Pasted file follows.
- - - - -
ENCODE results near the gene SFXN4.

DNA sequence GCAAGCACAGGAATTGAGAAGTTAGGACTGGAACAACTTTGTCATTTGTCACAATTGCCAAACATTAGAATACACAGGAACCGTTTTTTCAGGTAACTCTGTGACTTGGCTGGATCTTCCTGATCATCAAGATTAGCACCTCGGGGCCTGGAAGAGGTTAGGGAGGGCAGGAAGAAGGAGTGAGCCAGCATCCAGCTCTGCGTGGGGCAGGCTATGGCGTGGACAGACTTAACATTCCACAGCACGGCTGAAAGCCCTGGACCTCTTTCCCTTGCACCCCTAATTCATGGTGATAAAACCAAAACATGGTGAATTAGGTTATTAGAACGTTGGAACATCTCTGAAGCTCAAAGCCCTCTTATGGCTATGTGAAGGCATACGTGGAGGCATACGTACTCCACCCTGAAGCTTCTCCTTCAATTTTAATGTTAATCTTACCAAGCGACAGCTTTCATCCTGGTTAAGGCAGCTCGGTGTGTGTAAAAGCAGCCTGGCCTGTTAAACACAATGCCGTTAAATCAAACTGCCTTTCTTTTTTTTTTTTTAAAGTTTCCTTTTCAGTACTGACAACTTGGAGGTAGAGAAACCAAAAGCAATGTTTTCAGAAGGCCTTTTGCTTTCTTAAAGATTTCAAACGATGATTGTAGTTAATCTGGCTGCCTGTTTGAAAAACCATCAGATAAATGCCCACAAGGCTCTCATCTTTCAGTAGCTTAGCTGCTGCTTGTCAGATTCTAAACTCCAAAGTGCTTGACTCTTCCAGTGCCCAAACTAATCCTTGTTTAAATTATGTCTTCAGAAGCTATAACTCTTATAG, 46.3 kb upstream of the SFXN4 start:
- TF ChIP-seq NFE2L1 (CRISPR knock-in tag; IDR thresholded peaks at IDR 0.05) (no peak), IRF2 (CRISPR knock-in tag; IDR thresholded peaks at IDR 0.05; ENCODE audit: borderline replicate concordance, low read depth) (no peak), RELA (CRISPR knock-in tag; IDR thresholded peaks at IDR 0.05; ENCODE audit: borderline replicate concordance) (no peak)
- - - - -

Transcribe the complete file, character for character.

ENCODE results near the gene SFXN4.

DNA sequence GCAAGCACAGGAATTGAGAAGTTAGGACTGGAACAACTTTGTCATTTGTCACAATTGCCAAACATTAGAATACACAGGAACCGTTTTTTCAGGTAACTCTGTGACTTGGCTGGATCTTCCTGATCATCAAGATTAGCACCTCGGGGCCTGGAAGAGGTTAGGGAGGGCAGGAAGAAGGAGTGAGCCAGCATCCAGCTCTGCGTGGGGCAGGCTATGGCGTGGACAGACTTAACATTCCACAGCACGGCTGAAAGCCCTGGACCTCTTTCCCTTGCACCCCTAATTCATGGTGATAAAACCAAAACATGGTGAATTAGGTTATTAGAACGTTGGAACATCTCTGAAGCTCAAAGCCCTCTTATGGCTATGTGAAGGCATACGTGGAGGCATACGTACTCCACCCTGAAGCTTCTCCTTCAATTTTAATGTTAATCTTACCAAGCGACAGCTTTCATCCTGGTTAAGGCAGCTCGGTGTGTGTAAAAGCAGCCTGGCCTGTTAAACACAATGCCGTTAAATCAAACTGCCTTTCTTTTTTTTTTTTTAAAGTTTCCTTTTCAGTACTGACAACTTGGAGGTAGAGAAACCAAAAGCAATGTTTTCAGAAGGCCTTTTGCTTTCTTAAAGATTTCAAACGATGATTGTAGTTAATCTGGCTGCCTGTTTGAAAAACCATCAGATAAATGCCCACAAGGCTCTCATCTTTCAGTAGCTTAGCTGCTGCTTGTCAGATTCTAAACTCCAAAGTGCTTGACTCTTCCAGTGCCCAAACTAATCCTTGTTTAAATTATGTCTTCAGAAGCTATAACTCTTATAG, 46.3 kb upstream of the SFXN4 start:
- TF ChIP-seq NFE2L1 (CRISPR knock-in tag; IDR thresholded peaks at IDR 0.05) (no peak), IRF2 (CRISPR knock-in tag; IDR thresholded peaks at IDR 0.05; ENCODE audit: borderline replicate concordance, low read depth) (no peak), RELA (CRISPR knock-in tag; IDR thresholded peaks at IDR 0.05; ENCODE audit: borderline replicate concordance) (no peak)